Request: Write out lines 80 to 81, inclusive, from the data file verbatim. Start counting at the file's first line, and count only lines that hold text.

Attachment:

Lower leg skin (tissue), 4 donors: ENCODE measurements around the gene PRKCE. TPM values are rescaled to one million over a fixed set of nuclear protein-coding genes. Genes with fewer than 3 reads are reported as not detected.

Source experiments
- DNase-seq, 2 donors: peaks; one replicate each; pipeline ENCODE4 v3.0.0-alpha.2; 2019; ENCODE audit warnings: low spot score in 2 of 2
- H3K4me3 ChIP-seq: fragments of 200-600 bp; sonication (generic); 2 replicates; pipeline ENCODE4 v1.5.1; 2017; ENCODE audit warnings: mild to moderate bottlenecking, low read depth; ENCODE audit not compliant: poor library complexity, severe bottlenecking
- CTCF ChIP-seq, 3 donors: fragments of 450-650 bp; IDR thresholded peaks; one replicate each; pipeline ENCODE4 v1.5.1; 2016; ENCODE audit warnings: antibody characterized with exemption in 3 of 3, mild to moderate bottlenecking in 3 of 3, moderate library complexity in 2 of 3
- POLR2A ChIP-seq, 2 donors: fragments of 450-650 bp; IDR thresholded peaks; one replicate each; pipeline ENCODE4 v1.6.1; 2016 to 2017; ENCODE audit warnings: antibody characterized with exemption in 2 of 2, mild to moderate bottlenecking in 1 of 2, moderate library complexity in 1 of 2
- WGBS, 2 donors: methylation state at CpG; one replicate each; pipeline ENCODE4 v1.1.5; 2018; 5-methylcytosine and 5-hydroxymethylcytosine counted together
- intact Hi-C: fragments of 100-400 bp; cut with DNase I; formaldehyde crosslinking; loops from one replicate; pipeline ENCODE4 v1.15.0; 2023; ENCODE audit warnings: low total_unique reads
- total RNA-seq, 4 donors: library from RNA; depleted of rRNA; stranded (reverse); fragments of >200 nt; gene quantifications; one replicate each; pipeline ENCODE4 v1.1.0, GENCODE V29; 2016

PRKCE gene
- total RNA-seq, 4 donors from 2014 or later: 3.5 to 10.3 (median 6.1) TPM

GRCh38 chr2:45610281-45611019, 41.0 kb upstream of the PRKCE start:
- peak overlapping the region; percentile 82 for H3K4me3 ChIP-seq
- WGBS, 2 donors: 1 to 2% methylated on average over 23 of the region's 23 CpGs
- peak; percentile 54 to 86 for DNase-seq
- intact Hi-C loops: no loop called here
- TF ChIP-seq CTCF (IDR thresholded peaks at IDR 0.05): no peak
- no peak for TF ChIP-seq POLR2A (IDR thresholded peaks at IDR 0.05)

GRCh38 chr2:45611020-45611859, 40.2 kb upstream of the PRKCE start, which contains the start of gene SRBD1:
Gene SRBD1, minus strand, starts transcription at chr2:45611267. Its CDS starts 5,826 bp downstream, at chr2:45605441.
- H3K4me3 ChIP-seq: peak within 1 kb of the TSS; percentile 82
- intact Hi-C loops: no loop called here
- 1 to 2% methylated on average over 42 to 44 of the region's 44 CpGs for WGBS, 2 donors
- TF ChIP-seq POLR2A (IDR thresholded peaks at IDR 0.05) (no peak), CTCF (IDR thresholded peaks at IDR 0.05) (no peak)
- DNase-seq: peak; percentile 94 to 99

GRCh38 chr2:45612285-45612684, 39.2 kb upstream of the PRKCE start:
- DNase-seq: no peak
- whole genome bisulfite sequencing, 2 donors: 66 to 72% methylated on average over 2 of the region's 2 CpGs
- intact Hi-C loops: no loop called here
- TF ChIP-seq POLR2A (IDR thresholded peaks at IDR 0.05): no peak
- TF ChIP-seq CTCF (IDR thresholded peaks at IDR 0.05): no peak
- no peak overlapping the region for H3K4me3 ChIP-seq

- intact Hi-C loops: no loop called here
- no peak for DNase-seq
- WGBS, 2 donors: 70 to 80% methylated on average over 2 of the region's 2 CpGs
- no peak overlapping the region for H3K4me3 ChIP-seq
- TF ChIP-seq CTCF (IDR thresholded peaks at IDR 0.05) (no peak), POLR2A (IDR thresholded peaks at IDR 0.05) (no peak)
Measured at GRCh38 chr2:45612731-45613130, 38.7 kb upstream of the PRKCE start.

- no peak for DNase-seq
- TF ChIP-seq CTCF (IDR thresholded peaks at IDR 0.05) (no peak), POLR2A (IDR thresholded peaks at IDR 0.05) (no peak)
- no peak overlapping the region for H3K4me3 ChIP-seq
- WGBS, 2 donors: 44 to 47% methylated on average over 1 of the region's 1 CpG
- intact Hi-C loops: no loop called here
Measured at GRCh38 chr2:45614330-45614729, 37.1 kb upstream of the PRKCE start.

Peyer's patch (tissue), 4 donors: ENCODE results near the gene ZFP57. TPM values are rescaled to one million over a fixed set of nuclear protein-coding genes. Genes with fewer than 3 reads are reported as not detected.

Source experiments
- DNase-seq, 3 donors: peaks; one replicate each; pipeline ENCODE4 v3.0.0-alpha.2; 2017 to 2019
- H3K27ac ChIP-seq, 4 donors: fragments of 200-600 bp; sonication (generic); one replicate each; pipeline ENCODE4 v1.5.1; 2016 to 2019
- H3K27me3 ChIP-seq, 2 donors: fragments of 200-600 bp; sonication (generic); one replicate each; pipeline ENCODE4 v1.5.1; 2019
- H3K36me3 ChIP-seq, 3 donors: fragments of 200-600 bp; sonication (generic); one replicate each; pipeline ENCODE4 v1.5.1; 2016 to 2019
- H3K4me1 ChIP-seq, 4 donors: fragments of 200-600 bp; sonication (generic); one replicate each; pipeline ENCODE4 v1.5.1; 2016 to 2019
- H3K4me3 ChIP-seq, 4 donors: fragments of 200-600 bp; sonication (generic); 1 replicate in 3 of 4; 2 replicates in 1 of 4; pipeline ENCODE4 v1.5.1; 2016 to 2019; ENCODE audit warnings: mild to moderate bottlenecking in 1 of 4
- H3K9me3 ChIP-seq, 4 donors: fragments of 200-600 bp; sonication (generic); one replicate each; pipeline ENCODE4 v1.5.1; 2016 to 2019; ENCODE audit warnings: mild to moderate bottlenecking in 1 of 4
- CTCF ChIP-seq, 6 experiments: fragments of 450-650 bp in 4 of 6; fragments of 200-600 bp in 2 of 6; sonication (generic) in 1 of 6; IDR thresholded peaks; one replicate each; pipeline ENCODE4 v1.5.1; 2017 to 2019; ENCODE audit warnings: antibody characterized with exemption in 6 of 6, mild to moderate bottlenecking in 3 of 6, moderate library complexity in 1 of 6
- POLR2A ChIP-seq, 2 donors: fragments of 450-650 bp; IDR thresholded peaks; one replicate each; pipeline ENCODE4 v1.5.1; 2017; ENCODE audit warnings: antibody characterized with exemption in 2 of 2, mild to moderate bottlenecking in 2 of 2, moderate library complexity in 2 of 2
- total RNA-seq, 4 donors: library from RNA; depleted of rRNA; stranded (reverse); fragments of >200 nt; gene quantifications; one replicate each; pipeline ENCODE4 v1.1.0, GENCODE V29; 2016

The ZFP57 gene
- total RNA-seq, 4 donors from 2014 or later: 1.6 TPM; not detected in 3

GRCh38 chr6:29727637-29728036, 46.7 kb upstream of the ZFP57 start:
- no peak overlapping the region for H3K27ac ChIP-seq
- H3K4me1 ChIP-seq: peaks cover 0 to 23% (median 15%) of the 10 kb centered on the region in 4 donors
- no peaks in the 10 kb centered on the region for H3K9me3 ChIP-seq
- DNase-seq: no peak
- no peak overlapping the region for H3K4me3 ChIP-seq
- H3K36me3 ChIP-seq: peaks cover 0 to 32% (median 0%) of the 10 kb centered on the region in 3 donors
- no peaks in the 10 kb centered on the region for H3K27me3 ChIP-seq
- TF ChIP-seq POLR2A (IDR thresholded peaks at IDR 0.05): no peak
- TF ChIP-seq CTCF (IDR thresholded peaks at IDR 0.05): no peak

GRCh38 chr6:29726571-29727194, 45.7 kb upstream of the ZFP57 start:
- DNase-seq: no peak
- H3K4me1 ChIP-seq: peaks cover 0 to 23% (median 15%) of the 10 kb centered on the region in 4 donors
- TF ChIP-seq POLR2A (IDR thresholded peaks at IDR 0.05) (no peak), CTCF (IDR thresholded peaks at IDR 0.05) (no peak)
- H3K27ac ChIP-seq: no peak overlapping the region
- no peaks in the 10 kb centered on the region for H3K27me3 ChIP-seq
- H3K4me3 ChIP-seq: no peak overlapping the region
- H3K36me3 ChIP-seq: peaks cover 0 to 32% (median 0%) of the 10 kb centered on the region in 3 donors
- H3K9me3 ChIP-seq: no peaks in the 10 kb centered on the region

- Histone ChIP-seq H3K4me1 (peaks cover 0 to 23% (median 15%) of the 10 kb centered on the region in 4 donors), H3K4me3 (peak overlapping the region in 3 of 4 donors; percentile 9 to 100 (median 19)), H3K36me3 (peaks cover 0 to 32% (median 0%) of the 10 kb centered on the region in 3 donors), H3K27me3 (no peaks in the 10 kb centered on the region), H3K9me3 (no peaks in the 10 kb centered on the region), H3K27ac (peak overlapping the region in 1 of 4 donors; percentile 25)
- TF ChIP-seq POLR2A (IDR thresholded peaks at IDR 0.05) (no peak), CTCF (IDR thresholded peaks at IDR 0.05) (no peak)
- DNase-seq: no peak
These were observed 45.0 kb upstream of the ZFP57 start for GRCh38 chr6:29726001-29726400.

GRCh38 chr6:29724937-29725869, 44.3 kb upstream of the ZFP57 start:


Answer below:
- DNase-seq: no peak
These were observed 45.0 kb upstream of the ZFP57 start for GRCh38 chr6:29726001-29726400.